Did you know that Aussies are slugged as much as $128.62 in Australian departure taxes and airport fees every time they fly overseas?
Whenever you purchase an international flight, your ticket will include a range of taxes that are paid directly to governments and airports. These are payable on both revenue and award bookings, and are charged on top of the airfare and any airline fuel surcharges. So, where does your money actually go when you book a plane ticket?
There are three different types of charges levied on international flights out of Australia. One is the government’s $60 “Passenger Movement Charge” or PMC. This Australian departure tax is paid directly to the Australian government. All passengers – both Australian residents and tourists – need to pay this when leaving the country. But there is no tax for arriving back in Australia. Children under 12 and international passengers in transit through Australia are exempt from paying the Passenger Movement Charge.
There are also two charges collected by airports. These are the “Australia Safety And Security Charge” and the “Australia Passenger Services Charge”. They are payable when both departing and arriving back in the country. The amounts payable do vary by airport. On a return international flight from Perth, for example, the passenger services charge is $34.56 and the security charge is only $7.11. This brings the total Australian taxes payable on this ticket to $101.67. But other Australian airports have higher charges.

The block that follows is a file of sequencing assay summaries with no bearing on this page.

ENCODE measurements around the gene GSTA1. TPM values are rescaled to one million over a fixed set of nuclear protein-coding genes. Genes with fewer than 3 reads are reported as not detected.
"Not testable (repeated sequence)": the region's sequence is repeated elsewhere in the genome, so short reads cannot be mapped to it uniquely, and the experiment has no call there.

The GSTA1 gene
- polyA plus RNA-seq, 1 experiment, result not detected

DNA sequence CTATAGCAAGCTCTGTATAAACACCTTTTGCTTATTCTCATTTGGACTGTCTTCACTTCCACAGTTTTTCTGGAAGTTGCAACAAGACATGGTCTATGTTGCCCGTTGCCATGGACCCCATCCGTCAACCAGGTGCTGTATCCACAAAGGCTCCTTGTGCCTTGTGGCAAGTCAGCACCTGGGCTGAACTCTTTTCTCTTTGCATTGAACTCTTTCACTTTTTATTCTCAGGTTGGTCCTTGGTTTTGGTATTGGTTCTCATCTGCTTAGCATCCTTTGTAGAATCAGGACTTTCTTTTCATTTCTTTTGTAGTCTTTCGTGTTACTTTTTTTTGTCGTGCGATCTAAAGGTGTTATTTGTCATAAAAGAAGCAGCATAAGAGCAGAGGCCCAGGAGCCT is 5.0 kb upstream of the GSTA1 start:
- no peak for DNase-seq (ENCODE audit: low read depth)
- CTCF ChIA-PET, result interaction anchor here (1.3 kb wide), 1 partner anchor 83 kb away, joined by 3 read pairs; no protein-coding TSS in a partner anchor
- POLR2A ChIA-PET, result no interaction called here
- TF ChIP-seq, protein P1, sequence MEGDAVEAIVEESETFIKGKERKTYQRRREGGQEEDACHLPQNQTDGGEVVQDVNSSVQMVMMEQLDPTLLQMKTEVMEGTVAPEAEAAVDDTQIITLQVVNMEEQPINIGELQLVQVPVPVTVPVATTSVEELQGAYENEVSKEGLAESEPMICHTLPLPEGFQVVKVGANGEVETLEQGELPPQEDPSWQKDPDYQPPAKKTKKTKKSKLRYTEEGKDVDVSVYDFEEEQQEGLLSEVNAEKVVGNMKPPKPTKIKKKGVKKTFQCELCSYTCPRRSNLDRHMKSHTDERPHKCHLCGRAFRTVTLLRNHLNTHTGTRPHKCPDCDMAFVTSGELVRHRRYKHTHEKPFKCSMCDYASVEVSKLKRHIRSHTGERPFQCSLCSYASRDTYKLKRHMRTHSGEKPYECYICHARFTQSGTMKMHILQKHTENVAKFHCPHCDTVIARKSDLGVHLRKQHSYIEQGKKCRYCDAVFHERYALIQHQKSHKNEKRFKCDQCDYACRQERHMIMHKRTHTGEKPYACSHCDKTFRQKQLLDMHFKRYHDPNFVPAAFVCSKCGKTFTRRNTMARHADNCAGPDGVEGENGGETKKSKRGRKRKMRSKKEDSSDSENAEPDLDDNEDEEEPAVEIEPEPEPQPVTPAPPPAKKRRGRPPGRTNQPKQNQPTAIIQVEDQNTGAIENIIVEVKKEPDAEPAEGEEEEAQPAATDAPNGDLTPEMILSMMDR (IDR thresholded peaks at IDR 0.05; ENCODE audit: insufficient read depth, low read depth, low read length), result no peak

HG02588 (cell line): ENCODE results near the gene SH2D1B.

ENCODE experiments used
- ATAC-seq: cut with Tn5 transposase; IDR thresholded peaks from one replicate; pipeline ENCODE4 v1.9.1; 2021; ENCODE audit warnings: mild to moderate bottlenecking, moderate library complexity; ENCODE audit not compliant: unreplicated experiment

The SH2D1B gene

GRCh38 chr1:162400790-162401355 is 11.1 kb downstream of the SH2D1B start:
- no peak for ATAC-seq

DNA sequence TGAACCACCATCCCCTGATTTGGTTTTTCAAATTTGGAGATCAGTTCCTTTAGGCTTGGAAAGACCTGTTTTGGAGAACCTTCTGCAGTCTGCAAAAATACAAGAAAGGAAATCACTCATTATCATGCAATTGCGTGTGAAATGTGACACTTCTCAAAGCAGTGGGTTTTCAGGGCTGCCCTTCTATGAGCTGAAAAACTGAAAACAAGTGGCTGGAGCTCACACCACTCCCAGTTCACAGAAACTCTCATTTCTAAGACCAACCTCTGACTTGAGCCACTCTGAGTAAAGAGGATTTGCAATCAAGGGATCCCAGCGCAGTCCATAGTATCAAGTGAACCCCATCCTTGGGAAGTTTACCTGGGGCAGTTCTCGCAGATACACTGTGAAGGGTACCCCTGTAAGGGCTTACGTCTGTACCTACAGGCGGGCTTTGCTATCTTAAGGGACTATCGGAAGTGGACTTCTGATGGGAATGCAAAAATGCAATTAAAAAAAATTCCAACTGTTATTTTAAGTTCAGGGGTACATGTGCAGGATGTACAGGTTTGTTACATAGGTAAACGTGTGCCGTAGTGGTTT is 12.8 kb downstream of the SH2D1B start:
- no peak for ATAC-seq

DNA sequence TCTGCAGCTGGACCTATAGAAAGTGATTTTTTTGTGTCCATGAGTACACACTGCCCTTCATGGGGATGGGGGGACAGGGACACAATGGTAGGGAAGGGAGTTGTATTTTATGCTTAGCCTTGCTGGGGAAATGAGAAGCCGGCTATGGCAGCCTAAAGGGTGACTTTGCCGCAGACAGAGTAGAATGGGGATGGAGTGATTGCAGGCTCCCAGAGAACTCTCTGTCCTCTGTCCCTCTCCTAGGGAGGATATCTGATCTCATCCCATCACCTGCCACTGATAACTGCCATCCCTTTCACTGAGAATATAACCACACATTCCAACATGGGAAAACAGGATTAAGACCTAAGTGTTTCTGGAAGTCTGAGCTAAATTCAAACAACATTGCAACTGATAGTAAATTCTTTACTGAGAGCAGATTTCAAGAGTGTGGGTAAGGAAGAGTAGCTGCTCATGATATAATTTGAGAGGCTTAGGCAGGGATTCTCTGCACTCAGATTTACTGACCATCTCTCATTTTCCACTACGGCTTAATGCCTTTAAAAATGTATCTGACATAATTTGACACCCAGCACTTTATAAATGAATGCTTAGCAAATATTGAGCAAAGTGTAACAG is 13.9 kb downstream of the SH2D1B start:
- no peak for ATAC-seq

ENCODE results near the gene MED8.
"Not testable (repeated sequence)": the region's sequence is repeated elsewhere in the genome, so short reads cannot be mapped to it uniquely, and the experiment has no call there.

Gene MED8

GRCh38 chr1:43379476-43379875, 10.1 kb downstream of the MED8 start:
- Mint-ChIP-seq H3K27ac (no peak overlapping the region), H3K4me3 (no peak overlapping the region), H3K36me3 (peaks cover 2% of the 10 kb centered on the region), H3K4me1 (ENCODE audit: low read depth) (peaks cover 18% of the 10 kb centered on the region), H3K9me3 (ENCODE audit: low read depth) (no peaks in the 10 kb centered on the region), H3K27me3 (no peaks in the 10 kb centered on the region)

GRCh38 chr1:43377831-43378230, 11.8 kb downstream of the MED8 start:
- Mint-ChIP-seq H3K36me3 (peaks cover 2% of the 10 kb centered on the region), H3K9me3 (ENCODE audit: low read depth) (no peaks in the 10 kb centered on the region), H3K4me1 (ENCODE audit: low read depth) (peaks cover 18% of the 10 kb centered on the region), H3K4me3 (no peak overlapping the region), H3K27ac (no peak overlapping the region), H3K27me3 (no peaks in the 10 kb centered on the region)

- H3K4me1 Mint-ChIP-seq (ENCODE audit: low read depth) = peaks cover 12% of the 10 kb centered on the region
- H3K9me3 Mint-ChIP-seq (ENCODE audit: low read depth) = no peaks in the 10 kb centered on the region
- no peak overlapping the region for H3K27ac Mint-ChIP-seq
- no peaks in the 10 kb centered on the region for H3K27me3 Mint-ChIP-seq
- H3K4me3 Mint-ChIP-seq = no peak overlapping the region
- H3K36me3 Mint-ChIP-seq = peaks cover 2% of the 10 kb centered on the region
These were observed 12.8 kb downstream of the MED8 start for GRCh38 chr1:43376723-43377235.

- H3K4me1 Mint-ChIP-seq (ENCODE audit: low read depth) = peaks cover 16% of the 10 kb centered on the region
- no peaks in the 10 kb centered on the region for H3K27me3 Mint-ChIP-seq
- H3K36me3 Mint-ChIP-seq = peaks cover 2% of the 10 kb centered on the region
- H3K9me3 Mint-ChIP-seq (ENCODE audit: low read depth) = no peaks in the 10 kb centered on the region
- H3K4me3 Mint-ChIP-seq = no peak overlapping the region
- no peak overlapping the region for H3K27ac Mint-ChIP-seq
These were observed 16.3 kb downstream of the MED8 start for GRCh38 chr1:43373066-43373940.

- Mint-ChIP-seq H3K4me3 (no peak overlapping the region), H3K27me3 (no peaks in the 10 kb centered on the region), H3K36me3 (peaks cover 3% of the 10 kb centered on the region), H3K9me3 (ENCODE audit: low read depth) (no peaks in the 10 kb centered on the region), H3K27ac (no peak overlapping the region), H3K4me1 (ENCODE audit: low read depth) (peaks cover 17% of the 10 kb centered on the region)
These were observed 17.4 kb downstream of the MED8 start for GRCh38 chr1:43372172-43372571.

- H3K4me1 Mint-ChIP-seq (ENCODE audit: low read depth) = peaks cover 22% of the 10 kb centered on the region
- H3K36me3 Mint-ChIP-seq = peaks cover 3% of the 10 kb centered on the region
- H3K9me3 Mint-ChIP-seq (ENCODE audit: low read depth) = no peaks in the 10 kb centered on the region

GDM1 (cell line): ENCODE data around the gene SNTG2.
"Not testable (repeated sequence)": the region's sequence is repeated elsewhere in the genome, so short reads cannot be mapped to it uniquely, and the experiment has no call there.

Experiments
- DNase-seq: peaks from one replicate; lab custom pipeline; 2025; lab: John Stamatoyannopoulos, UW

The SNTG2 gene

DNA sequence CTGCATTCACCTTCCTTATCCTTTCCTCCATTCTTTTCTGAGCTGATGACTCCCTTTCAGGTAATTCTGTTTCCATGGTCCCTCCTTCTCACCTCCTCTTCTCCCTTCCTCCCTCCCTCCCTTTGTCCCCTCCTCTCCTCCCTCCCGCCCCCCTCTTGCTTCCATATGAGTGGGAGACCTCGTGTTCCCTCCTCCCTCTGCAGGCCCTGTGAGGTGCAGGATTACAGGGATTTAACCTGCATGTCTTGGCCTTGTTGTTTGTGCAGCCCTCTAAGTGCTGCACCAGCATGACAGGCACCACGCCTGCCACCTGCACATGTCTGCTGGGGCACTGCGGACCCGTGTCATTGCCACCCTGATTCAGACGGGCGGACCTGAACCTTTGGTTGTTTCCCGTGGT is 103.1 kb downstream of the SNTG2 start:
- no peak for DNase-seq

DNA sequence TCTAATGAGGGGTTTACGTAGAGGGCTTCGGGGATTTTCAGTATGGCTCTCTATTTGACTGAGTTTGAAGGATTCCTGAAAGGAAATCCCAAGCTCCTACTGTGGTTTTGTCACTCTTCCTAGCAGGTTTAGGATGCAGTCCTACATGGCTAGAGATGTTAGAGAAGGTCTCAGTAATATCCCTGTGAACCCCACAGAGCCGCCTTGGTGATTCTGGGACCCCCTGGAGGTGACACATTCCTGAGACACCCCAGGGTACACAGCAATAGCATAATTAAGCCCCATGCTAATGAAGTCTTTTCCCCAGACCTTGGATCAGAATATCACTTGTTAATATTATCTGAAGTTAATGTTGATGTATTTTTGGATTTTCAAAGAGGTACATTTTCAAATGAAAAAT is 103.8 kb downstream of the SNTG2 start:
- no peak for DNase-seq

Here’s what you’ll pay in Australian-imposed taxes and charges on a return international flight from the following airports:
- Perth: $101.67
- Melbourne: $106.15
- Adelaide: $109.28
- Darwin: $113.03
- Cairns: $116.66
- Canberra: $120.36 (or $180.22 if flying Singapore Airlines)
- Sydney: $122.56
- Brisbane: $128.62
So, how does this compare to other countries? Well, Australian departure taxes are among the highest in the world. You’ll pay just $33.50 in taxes when flying in and out of Singapore, and only $21.30 on a return flight to Bali in Indonesia. Hong Kong’s charges add to $54.50, although this does include a $26.80 Hong Kong Airport construction fee. New Zealand’s taxes are around $61.40 for a return ticket to Auckland, and return flights to Los Angeles in the USA attract $83.50 in fees.
The UK, however, is a serial offender. The Heathrow Airport “Passenger Service Charge” ranges from $34 for short-haul flights to $79.10 on long-haul tickets. This is in addition to the UK government’s Air Passenger Duty, which can add up to $274.60 to the cost of your ticket to London. The Air Passenger Duty is only charged on departing flights, not arrivals.
In this example, you can see the breakdown of taxes on a return Qantas Business class ticket from Perth to London. The total taxes are $455.37.
As it happens, you’d also be paying $1,080 in Qantas carrier charges if you happened to be booking these flights with Qantas Frequent Flyer points. So for this ticket you’d be paying $1,535.37 just in taxes & carrier charges on top of any points required.
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